The title R100 is a joke on the ratings system because director Matsumoto Hitoshi (Big Man Japan, 1997) claims that no-one who has not lived a century will understand this film. Such a pronouncement is in keeping with the striving absurdity of the movie, frequently funny, but ultimately a somewhat laboured litany of craziness.

A docile furniture salesman signs up with a mysterious, private, and philosophical SM club, accepting that for one year shiny leather-clad dominatrices may show up at any time to beat, whip or even spit him into blissful submission. These unexpected encounters are mostly as amusing as one might hope. He's not allowed to cancel his contract, however, so of course that's what he finds he wants to do, once they start involving his child and his coma-ridden wife. Thereafter the confrontations escalate. But there's no humanity here at all – kid can be gagged and hoisted on ropes for laughs - and the pathos of grandpa weeping at his daughter's beside is wasted, particularly given the absurdity of their eventual fates - no more than a sarcastic joke, as it turns out therefore, and so not all that funny.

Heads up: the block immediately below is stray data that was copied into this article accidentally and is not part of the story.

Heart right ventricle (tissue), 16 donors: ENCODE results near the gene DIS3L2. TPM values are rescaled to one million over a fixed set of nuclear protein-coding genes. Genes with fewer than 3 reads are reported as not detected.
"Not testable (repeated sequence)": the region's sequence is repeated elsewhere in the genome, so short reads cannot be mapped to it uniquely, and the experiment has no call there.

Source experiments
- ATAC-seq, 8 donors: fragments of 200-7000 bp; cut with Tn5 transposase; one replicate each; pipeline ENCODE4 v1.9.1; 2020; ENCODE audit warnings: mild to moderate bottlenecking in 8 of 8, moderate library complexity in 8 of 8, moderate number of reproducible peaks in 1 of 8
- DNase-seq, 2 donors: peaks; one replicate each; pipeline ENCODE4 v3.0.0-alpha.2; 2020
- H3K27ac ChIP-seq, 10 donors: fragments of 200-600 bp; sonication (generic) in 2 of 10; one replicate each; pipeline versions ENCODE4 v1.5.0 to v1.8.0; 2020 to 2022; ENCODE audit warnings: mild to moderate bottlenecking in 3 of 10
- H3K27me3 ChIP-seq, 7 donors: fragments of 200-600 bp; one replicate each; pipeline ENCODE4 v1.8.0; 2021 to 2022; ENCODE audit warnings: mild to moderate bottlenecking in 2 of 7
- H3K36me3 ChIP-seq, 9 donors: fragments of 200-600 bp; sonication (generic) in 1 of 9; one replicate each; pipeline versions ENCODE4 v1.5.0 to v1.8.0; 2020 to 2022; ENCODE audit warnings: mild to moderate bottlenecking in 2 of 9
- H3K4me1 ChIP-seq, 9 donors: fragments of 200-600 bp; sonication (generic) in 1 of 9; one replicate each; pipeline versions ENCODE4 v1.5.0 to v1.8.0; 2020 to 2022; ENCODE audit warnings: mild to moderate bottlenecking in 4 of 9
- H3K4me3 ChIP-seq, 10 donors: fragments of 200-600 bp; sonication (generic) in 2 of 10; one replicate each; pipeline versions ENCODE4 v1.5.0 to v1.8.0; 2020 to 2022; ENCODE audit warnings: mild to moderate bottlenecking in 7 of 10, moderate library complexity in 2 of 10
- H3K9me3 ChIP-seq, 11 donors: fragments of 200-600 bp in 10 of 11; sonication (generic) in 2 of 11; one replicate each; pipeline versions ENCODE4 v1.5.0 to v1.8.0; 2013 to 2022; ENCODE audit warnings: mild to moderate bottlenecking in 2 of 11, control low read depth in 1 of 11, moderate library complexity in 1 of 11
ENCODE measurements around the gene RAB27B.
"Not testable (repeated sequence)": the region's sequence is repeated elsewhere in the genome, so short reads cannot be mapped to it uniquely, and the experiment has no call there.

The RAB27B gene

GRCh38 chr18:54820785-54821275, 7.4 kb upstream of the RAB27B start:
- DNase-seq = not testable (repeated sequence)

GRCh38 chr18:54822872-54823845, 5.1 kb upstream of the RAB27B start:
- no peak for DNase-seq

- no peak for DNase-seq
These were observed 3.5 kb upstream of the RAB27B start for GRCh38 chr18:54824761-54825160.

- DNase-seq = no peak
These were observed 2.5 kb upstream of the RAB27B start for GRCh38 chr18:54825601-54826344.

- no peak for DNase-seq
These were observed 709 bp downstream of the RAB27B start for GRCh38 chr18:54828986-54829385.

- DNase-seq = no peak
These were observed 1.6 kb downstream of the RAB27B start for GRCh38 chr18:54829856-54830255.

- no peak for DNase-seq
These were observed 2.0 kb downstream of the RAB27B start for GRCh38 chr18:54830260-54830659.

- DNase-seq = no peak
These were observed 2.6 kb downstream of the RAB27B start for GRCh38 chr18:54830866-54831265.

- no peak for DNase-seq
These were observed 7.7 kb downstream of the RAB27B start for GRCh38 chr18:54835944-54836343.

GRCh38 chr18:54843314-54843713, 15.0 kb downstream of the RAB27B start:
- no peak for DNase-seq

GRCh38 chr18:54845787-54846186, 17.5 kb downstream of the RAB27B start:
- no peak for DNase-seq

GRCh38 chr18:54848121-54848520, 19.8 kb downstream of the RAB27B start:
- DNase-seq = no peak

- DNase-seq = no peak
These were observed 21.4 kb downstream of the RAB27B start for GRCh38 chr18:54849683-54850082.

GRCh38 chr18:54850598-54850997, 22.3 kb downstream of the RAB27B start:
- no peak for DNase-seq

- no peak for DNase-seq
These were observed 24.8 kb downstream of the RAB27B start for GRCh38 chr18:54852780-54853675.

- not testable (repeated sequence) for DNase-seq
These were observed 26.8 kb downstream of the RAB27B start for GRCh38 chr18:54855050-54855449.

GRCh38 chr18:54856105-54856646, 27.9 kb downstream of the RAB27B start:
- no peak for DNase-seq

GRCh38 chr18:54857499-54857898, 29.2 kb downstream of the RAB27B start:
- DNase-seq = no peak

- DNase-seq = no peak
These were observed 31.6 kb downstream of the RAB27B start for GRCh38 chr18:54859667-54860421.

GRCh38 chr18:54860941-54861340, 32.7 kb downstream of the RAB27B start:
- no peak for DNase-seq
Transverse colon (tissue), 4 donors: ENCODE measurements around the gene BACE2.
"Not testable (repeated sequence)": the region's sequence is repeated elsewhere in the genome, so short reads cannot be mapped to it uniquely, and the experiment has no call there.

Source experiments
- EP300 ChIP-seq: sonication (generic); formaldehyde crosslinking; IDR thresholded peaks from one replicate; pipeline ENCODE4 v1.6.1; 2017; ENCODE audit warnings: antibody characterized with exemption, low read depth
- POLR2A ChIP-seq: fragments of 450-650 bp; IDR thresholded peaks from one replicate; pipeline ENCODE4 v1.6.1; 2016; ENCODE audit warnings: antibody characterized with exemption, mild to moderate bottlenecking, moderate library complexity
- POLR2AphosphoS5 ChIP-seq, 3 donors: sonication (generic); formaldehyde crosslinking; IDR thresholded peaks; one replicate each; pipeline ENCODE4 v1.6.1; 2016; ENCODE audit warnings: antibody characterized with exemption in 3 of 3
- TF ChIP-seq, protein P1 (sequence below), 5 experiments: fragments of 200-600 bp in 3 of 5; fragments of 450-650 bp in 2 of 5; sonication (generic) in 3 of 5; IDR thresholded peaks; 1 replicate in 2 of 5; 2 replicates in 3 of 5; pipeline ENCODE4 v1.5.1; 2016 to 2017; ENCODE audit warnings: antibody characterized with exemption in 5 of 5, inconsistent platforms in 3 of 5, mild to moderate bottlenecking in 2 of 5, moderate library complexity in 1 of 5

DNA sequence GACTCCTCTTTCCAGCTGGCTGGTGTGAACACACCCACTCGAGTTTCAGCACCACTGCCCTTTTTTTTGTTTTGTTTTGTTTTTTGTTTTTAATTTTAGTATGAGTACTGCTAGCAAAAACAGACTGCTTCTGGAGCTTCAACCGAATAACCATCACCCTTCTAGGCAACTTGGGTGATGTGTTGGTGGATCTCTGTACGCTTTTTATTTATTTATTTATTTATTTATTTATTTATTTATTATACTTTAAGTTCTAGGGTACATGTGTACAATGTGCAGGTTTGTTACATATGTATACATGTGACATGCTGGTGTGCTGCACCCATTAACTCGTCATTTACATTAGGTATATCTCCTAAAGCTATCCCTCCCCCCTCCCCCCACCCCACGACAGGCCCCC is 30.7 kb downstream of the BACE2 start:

A more interesting movie threatens to emerge when the title card appears halfway through and we cut to a trio of casual suits (censors? Distributors?), the first of several interludes where they dim-wittedly question a pair of young representatives for the film's 100-year-old director, the group having just watched the section we have just watched. But it's all just another gag, of a piece with the interviews with dominatrices around the "Water Lounge" pool, amusing enough, but with no real metafictional power.

The notion of joy obtained through extreme submission is nicely, if uglily, realised through a simple rippling CGI effect and bulging cheeks (the leached-out color throughout is also strikingly unattractive), and the film's best gag combines those throbbing concentric rings with Beethoven’s recurrent “Ode to Joy” and the stave-like slats of the wooden shed where our hero gets his ultimate kick at the hands of an impressive giantess. The approach to S&M seems to be fearful and sneering, however, rather than approached with fond mockery, which leaves one with a slightly sour taste. A frippery, entertaining enough, but unable to live up to its extravagant claims, which is also an unsatisfactorily self-justifying part of the joke.